Journalism isn’t dead, it’s just finding itself
In the years since I started out in public relations so much about the industry has changed. It’s now almost unrecognisable. Plenty of good has come, but plenty of negatives too- not least the decline of print, job losses at every newspaper in the country, and the future of journalism becoming increasingly fragile.
A leaked memo from Trinity Mirror, the largest regional publishing house in the country, is evidence of how bad things have got. Declaring with shocking honesty that the firm can no longer afford to create a quality product for its Midlands readerships, it’s telling of the fact old media models are no longer financially viable. This may just be one company, but I’d hazard an educated guess this view is widespread amongst many rivals too.
It’s worrying to say the least, especially for brands in search of column inches. How can a PR campaign have any hope of achieving the desired results when newsrooms are becoming so short-staffed they can’t function properly? Press releases are missed, phone calls unanswered, and emails left sitting in a 1,000-strong pile of unreads because staff writers now double up as sub editors.
Elsewhere, though, and the new media landscape is less scary, and more exciting. In this issue of the Smoking Gun newsletter we examine how powerful print titles remain when it comes to social media reach. And for every struggling platform there are new startups looking to alter the shape of the industry, and provide plenty of opportunities for companies and their public relations output.
Contributoria, which was set up by The Guardian, is a fascinating example. Freelance writers are invited to publish a pitch or story proposal on the website, stating their fee and estimated delivery date. The public can then vote for articles they would most like to see in the next issue of the publication- which is both online and in print- and those with the highest number of votes receive a fully paid commission from the powers that be.
Interesting on so many levels, perhaps the most important difference between this and the old guard modus is that it helps to cement a two-way relationship between readers and editorial. By having their voice heard in terms of what will make it into the magazine, it’s likely people will feel more involved with the title because they feel more in control of content. When a major criticism of everything from newspapers to websites has always been the way many issues people would like to see reported on fall by the wayside, this looks to right that wrong.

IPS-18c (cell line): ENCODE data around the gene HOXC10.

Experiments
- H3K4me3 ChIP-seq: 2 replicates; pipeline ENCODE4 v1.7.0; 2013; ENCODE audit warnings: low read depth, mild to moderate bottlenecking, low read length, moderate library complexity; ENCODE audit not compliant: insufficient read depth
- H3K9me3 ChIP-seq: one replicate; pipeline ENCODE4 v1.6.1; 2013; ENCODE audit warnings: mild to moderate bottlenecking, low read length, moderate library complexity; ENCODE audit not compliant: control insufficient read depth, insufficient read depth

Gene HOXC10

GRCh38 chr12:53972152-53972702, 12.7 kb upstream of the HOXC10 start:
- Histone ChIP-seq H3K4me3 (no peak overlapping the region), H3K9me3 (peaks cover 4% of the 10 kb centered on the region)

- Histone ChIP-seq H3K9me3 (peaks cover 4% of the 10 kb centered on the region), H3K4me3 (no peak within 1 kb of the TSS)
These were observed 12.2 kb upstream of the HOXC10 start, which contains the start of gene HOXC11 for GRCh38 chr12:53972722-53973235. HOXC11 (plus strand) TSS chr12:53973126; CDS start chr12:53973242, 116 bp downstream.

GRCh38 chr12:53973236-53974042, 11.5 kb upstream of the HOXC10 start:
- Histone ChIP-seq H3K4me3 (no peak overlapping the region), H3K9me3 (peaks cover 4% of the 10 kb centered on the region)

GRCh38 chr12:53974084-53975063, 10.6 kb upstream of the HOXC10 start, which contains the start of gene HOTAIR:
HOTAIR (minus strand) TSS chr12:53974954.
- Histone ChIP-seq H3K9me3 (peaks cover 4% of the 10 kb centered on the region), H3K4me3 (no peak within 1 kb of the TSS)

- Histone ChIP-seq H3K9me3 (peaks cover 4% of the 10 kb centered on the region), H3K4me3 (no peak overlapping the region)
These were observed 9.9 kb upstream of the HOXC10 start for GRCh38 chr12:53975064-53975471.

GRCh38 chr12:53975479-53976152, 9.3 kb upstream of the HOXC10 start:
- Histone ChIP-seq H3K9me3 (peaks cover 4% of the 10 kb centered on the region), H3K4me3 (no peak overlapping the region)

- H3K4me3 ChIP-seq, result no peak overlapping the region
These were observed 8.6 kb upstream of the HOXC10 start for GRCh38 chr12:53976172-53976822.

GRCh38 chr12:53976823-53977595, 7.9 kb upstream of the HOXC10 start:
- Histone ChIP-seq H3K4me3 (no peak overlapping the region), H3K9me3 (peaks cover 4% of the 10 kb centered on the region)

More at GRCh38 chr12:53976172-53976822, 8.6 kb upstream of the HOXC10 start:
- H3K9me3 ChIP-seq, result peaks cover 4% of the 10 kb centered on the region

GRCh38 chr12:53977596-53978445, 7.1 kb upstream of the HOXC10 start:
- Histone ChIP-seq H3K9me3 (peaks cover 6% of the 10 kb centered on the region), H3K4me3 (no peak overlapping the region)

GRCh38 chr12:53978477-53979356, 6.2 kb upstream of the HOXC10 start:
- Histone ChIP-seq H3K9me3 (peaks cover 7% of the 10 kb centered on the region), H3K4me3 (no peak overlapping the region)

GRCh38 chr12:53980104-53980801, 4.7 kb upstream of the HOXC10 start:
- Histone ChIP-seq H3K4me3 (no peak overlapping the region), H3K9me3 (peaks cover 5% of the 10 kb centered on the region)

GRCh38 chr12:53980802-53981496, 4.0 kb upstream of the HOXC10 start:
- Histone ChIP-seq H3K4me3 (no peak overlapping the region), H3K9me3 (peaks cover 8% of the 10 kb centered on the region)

And it isn’t the only ray of hope out there, either. Vice has expanded exponentially in recent years, and recently won a swathe of major trophies at The Drum’s Online Media Awards, including the coveted Best Online Editor, beating the likes of Reuters, The Guardian and BBC to the title. Its following, reach and influence is seemingly ever-increasing, along with its profits that can then be invested into things like new in-house writers and editors, and better rates for freelancers.
Sabotage Times is another brand to keep an eye on. Set up by Loaded magazine founder James Brown in 2009, although contributions are unpaid, writers can receive compensation through the sister content creation agency (which has clients such as Adidas, T-Mobile and Puma), or through their work being syndicated across other media channels and titles. With an average of one-million unique hits per month, it should go without saying anything placed here can work wonders for exposure.
So what’s the point in this particular ramble? Simply to highlight the fact that it’s not all doom and gloom in the modern media? Well, yes, and no. Put simply, although there’s trouble ahead for many traditional outlets, there are just as many challenger brands out there, and a growing new journalism sector that’s proving successful. Keeping up with all this is difficult, but not impossible, particularly if you have the right team of experts fighting your corner, starting your conversations, and selling-in your stories.
That’s where me and my team come in, securing earned editorial and third party endorsement, in turn bringing in new customers and retaining established buyers.